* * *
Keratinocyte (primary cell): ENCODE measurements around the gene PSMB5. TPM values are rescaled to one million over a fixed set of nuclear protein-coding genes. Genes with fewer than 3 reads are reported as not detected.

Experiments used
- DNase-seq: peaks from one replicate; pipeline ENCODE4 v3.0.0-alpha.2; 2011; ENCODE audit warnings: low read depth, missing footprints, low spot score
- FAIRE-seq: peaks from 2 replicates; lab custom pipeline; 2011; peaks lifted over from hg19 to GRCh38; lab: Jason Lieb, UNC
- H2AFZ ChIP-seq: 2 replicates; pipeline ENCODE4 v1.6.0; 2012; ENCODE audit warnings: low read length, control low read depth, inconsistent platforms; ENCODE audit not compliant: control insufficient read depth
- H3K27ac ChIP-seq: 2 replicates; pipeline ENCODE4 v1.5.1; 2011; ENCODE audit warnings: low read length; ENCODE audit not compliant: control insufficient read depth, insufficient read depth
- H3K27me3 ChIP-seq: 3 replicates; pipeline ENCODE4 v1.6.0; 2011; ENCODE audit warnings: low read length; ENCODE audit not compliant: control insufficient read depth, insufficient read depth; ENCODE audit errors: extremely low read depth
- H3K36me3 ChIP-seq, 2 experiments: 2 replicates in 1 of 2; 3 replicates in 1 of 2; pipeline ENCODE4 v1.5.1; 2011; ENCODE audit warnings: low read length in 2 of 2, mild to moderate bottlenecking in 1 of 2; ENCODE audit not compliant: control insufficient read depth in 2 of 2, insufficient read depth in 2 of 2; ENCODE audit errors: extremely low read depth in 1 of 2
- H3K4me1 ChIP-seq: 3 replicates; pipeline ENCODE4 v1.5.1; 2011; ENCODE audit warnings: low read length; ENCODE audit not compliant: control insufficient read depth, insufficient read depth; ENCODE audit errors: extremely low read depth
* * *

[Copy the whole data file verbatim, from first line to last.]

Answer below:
Keratinocyte (primary cell): ENCODE measurements around the gene PSMB5. TPM values are rescaled to one million over a fixed set of nuclear protein-coding genes. Genes with fewer than 3 reads are reported as not detected.

Experiments used
- DNase-seq: peaks from one replicate; pipeline ENCODE4 v3.0.0-alpha.2; 2011; ENCODE audit warnings: low read depth, missing footprints, low spot score
- FAIRE-seq: peaks from 2 replicates; lab custom pipeline; 2011; peaks lifted over from hg19 to GRCh38; lab: Jason Lieb, UNC
- H2AFZ ChIP-seq: 2 replicates; pipeline ENCODE4 v1.6.0; 2012; ENCODE audit warnings: low read length, control low read depth, inconsistent platforms; ENCODE audit not compliant: control insufficient read depth
- H3K27ac ChIP-seq: 2 replicates; pipeline ENCODE4 v1.5.1; 2011; ENCODE audit warnings: low read length; ENCODE audit not compliant: control insufficient read depth, insufficient read depth
- H3K27me3 ChIP-seq: 3 replicates; pipeline ENCODE4 v1.6.0; 2011; ENCODE audit warnings: low read length; ENCODE audit not compliant: control insufficient read depth, insufficient read depth; ENCODE audit errors: extremely low read depth
- H3K36me3 ChIP-seq, 2 experiments: 2 replicates in 1 of 2; 3 replicates in 1 of 2; pipeline ENCODE4 v1.5.1; 2011; ENCODE audit warnings: low read length in 2 of 2, mild to moderate bottlenecking in 1 of 2; ENCODE audit not compliant: control insufficient read depth in 2 of 2, insufficient read depth in 2 of 2; ENCODE audit errors: extremely low read depth in 1 of 2
- H3K4me1 ChIP-seq: 3 replicates; pipeline ENCODE4 v1.5.1; 2011; ENCODE audit warnings: low read length; ENCODE audit not compliant: control insufficient read depth, insufficient read depth; ENCODE audit errors: extremely low read depth